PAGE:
One way to increase support for torture prevention is to influence public debate that torture is wrong. As popular culture – in particular series and films – continues to brand torture as “necessary” or “inevitable”, we should explore new ways to challenge these pre-conceived ideas, including through popular mediums. Comics and graphic novels are one of these popular mediums that can challenge “pro-torture” narratives. As a medium that is accessible to the mass and transcends all ages, cultures and languages, comics and graphic novels have a lot to offer.
In 2012, the Hollywood production “Zero Dark Thirty”, unapologetically suggested that “enhanced interrogation techniques”, such as waterboarding, were crucial in obtaining the information that led the CIA to Osama bin Laden, leaving the audience with the false impression that torture can be effective and even necessary in a “ticking-bomb scenario”. This was ignoring simple facts about torture – that it is wrong, illegal, and an unreliable means to obtain information, as torture victims will say anything just to get the pain to end.
Three years later, a Tamil movie called “Visaranai” or “Interrogation” delved again into the dark plot of torture, but this time powerfully showing how torture dehumanises its victims and their perpetrators. As its director, Vetri Maaaran explained, “film can influence society for good and bad.” Another popular medium that can achieve the same objective is comics.
Since the graphic novel “Maus” was published in the early 1980s depicting the plight of a Polish Jew and Holocaust survivor, more comic artists have been sharpening their pencils to narrate suffering, such as that of asylum seekers or people living in war-torn zones.
Comics can also be used to draw people’s attention to the need to act on specific issues by making specialist knowledge available to all. In 2017, the APT partnered with the International Commission of Jurists (ICJ), Amnesty International and Thai NGO Cross Cultural Foundation to create a short “info-comic” entitled “Torture is a Crime”. This was the first time we used a visual medium to raise awareness on the need to criminalise torture, as we would normally just rely on public statements, research papers or legal opinion. And it appears to have worked!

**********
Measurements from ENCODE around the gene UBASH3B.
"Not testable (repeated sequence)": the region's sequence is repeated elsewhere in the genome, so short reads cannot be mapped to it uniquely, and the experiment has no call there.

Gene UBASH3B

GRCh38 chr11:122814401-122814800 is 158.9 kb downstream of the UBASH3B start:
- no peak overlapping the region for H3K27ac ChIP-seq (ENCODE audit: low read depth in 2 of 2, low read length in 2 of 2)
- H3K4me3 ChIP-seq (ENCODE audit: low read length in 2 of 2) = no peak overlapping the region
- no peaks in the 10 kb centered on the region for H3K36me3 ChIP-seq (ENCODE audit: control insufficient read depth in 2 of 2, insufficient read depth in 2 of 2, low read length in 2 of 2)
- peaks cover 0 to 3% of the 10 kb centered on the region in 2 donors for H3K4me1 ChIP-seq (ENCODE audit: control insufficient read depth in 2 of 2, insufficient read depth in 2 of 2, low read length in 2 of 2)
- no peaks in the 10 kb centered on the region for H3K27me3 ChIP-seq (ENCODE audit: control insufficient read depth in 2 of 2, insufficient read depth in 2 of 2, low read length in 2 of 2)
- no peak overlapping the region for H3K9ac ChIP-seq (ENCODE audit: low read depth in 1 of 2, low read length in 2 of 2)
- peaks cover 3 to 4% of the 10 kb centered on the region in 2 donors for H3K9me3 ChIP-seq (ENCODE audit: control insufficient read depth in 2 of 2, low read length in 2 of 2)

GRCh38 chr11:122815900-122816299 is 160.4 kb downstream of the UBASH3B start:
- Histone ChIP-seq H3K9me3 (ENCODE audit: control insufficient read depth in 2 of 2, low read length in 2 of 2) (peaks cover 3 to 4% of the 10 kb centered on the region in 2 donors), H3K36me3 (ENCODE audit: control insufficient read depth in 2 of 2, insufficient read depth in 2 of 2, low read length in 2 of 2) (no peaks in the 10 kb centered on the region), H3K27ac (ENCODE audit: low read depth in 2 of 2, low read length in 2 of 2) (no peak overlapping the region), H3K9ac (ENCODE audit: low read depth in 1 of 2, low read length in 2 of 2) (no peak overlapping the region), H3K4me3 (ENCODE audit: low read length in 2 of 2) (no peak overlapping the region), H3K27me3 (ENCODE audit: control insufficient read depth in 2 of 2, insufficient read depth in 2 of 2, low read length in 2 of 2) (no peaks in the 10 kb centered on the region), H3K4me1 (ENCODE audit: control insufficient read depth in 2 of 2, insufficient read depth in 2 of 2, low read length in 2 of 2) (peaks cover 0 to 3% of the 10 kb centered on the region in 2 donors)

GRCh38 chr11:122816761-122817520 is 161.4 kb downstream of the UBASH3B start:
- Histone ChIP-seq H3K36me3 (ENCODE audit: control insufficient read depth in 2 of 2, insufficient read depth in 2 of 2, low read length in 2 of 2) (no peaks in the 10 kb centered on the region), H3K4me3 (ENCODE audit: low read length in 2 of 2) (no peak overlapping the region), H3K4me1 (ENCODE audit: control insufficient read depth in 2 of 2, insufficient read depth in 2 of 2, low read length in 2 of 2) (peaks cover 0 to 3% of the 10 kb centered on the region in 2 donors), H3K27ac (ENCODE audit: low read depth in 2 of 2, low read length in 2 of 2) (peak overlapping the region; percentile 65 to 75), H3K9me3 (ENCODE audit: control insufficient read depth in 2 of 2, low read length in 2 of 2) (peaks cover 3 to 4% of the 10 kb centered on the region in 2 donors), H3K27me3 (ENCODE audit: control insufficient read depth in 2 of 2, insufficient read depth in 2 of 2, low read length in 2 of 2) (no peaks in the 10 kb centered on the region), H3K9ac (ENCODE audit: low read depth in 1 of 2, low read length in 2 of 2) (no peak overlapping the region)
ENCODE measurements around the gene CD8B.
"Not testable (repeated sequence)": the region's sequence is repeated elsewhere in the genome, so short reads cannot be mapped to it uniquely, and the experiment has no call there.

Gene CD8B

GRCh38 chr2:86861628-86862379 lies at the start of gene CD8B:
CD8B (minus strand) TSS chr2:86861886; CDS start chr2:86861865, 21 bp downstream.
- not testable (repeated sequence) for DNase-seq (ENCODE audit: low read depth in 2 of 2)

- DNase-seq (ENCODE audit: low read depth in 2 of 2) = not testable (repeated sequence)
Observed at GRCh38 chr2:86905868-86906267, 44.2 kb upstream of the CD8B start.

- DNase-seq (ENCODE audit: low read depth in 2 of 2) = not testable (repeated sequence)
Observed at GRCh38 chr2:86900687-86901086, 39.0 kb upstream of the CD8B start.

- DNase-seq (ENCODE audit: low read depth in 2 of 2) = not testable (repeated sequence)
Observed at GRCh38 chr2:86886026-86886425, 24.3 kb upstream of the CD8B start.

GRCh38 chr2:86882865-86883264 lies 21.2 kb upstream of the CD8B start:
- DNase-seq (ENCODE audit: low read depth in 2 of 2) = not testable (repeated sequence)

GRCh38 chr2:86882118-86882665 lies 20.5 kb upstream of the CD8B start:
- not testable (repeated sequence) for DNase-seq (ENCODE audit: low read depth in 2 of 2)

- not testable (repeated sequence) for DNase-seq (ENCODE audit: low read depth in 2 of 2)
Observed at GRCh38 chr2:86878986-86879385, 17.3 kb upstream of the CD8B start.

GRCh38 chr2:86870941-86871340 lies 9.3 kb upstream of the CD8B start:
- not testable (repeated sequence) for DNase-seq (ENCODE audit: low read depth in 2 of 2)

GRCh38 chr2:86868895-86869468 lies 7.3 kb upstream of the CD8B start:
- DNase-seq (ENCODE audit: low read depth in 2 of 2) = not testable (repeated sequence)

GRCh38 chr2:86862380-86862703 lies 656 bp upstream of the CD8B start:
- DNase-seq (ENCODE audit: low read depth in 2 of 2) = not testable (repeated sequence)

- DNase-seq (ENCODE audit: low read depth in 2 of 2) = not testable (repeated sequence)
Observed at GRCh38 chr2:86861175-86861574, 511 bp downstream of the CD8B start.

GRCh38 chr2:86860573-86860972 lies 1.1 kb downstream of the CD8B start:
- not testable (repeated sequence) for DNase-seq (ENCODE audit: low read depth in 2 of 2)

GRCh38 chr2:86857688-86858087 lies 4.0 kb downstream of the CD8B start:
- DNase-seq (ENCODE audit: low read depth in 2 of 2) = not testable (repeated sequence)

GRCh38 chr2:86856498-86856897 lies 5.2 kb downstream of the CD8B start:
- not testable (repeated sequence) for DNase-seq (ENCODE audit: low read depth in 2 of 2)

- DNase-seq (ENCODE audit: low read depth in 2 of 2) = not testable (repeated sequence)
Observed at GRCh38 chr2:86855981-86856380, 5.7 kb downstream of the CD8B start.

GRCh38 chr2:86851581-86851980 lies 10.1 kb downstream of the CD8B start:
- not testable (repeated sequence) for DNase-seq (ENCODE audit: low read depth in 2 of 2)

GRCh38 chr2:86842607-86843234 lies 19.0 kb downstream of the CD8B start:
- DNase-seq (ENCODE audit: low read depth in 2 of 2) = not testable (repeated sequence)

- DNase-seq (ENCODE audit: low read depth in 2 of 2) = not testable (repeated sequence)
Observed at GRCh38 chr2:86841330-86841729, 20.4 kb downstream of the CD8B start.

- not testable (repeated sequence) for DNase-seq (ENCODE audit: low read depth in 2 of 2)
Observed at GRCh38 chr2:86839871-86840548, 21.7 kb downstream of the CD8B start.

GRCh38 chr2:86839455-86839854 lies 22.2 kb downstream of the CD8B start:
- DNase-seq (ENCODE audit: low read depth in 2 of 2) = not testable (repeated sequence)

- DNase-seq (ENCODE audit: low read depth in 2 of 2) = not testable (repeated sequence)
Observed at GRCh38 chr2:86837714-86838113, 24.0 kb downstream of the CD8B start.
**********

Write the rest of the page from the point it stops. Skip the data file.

The info-comic elicited very positive responses from both the public and the media. It broke the barriers for the general public to understand the issue of torture and ill-treatment in Thailand, without down-playing or sugar-coating the problem. People found the info-comic engaging and drove home the message that allegations of torture and other ill-treatment exist in Thailand and that they must be criminalised. This is particularly crucial for the Thai people, who live in a country that is going through a prolonged military-led political reform.
The success of this info-comic I drew for the criminalisation of torture in Thailand is not surprising – or so it was observed in an art and activism research workshop organised by the Centre of Applied Human Rights, University of York, to which I recently took part. Art, it was said, empowers people to better imagine and participate in political and social change. This would explain the emerging interest of the human rights community (practitioners and academics alike) for using comics as an effective discipline or medium for campaigning or documenting human rights abuses. And I am now all the more committed to keep using my skills to visualise the pain of others in order to prevent it from recurring.
If comics and graphic novels that expose the evils of torture and ill-treatment can open more doors for conversations on this difficult topic, there is a potential for us to operate an important shift in public opinion; in favour of creating a world free from torture.
This piece was originally written for Association for Prevention of Torture’s website. You can read the original piece here.